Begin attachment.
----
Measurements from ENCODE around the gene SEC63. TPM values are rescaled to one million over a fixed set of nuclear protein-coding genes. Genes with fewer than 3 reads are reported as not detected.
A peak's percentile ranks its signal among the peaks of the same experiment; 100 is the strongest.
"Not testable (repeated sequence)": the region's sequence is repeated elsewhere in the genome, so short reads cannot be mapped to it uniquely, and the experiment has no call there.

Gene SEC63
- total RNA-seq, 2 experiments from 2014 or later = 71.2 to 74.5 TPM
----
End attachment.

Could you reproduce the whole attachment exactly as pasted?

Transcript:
Measurements from ENCODE around the gene SEC63. TPM values are rescaled to one million over a fixed set of nuclear protein-coding genes. Genes with fewer than 3 reads are reported as not detected.
A peak's percentile ranks its signal among the peaks of the same experiment; 100 is the strongest.
"Not testable (repeated sequence)": the region's sequence is repeated elsewhere in the genome, so short reads cannot be mapped to it uniquely, and the experiment has no call there.

Gene SEC63
- total RNA-seq, 2 experiments from 2014 or later = 71.2 to 74.5 TPM